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Archive for December, 2010

The 50 Best Careers of 2011

 Consider these high-opportunity jobs as you look for your next paycheck:

It pays to be smart when choosing your career, particularly now that the job market is (slowly) improving. With the recession officially over, anyone who’s out of work or eager to change jobs is on the lookout for opportunities. But where, exactly, are the jobs? Which occupations offer decent salaries, quality of life and are likely to stick around for the next decade?
Click here to find out more!
Our list of 50 Best Careers answers those questions. We’ve highlighted dozens of high-opportunity professions careers you may want to consider as you decide where to look for your next paycheck. Based on job-growth projections, salary data, and other factors like job satisfaction, these occupations span a variety of industries, so you can find the right position for you no matter what your interests.
Here’s our list of the 50 Best Careers of 2011 — click each job to learn more:
Business Jobs:
Creative and Service Jobs:
Healthcare Jobs:
Social Service Jobs:
Clergy
Technology Jobs:
What’s new on the list this year? Several of our picks reflect the recent uptick in the economy, while others are long-time contenders that finally muscled their way onto the roster. With an aging baby boomer generation, healthcare continues to make a strong showing. All of the healthcare jobs on last year’s list have made the cut again this year, plus two new positions: massage therapist and athletic trainer. While the field of athletic training doesn’t offer the sheer number of positions as nursing or dental hygiene, it outranks nearly all other healthcare occupations for expected job growth.
Technology positions also account for a good chunk of our top-choice careers. Computer support specialist joins the ranks this year with upward trending employment numbers. Education administrator, which ranked particularly high for job satisfaction, made it onto our lineup of social service jobs. In the business category, we added sales manager, an occupation that’s making a comeback along with the economy.
On our creative and service jobs list, heating, air conditioning, and refrigeration technician is new this year, largely because of its high expected job growth. Interpreter/translator, an occupation that’s increasingly in demand as a result of globalization, also made the cut.
To come up with this year’s list, U.S. News considered job-growth projections from the Labor Department, estimates for 2008 to 2018, the most recent data available. We narrowed it down to occupations that are expected to add jobs at an above-average rate over the next decade, as well as those that provide an above-average median income. Sales manager makes the highest median annual salary on our list, nearly $97,000. Computer software engineer, physician assistant, meteorologist and education administrator all bring in median average salaries in the mid-$80,000 range.
We also considered, where possible, data on job satisfaction, turnover, and impending retirements, which crank up openings in jobs that may have only slightly above-average employment growth. We talked with labor and industry experts as well, gathering anecdotal evidence about employment prospects and job satisfaction. We excluded careers that lack a statistically significant number of positions and therefore provide opportunity for only a small number of workers. When necessary, we favored jobs that would help diversify our list in terms of category and educational requirements, since not everyone wants to work in healthcare or go to school for six years.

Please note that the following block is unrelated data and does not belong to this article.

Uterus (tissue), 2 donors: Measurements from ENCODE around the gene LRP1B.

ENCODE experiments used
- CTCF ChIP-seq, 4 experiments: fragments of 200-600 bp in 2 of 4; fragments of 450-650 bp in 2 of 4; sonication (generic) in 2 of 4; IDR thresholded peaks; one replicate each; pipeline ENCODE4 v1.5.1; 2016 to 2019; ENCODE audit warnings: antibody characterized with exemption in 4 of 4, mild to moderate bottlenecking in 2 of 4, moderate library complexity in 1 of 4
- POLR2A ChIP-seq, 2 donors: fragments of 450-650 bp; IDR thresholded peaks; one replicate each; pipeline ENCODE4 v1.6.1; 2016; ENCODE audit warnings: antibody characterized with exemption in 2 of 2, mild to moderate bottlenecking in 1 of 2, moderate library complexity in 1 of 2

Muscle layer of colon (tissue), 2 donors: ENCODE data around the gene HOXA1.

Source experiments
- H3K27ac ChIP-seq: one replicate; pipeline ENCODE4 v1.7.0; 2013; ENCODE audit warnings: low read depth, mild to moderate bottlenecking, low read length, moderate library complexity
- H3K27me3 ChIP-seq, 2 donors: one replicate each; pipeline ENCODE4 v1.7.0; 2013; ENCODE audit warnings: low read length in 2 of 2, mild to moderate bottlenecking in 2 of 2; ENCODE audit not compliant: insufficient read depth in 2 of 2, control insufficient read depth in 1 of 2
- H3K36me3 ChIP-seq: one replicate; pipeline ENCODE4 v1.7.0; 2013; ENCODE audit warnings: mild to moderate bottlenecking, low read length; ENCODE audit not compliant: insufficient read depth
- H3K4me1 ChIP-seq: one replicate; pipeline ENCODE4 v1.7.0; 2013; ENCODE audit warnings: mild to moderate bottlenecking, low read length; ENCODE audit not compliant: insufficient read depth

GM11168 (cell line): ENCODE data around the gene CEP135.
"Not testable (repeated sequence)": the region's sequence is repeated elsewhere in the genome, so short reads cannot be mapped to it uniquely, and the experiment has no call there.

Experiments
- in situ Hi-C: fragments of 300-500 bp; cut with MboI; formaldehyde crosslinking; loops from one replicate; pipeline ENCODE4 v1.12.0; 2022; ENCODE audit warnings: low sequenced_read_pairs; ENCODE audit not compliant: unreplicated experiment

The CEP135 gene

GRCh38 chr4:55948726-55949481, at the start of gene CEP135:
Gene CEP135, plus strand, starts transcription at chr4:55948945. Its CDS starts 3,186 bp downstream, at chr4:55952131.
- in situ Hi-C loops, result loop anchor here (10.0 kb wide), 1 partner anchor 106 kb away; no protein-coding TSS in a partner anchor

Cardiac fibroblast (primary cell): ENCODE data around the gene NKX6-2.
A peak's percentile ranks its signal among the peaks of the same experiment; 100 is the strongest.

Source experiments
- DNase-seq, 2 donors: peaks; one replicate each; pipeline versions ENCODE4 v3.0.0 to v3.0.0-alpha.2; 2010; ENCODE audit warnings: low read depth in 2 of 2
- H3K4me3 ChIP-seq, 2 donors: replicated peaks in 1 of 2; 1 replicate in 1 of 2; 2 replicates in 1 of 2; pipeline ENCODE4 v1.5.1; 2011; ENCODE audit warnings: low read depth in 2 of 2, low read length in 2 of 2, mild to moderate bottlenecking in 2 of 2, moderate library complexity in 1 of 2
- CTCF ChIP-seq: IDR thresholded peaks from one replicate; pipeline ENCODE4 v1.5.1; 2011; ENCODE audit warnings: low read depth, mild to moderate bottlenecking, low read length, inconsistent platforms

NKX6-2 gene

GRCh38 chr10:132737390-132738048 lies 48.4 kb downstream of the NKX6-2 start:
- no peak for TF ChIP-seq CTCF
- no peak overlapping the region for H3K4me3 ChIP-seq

Most of the jobs that were cut from the list this year showed a higher-than-average unemployment rate or shrinking employment numbers during the last few quarters. From the creative and service jobs category, funeral director, plumber, security system installer, and landscape architect got the boot. In business, we cut market research analyst, loan officer, and cost estimator.
Of course, no one job is best for everyone, and everyone has their own ideas about what makes a job great. “You have to like what you’re doing or you’re not going to be successful at it,” says Emily Bennington, who helps college graduates transition into careers through her company, Professional Studio 365. At the same time, “if you’re not getting paid to do it, you’re not going to love it for very long.”
Qualities that make a job desirable also change with the times and circumstances. Tom Smith, director of the General Social Survey, conducted by the National Opinion Research Center at the University of Chicago, expects his next set of job-satisfaction data to show that workers value stability more than they did before the recession. “Occupations that have greater job stability perhaps have improved in the public’s evaluation,” he says.
Even as hiring picks up, the odds can seem daunting to job seekers. In a struggling economy with a 9.6 percent unemployment rate, competition is stiff even for some jobs that made our list. For every job opening in September, there were about five unemployed people, according to the Labor Department. While that’s an improvement from 6.2 people for every job opening in November 2009, the most recent peak, “it’s still a very tough job market,” says Steve Hipple, an economist at the Labor Department. During the three years before the recession, the rate averaged 1.7 unemployed people for every job opening.
Others like John Challenger, CEO of outplacement company Challenger, Gray & Christmas, are more optimistic. “The whole environment has changed,” says Challenger, who talks daily with companies that are hiring, as well as job seekers. “(It’s) certainly not gang-busters by any means … but it feels like springtime compared to last year’s winter in the job market.”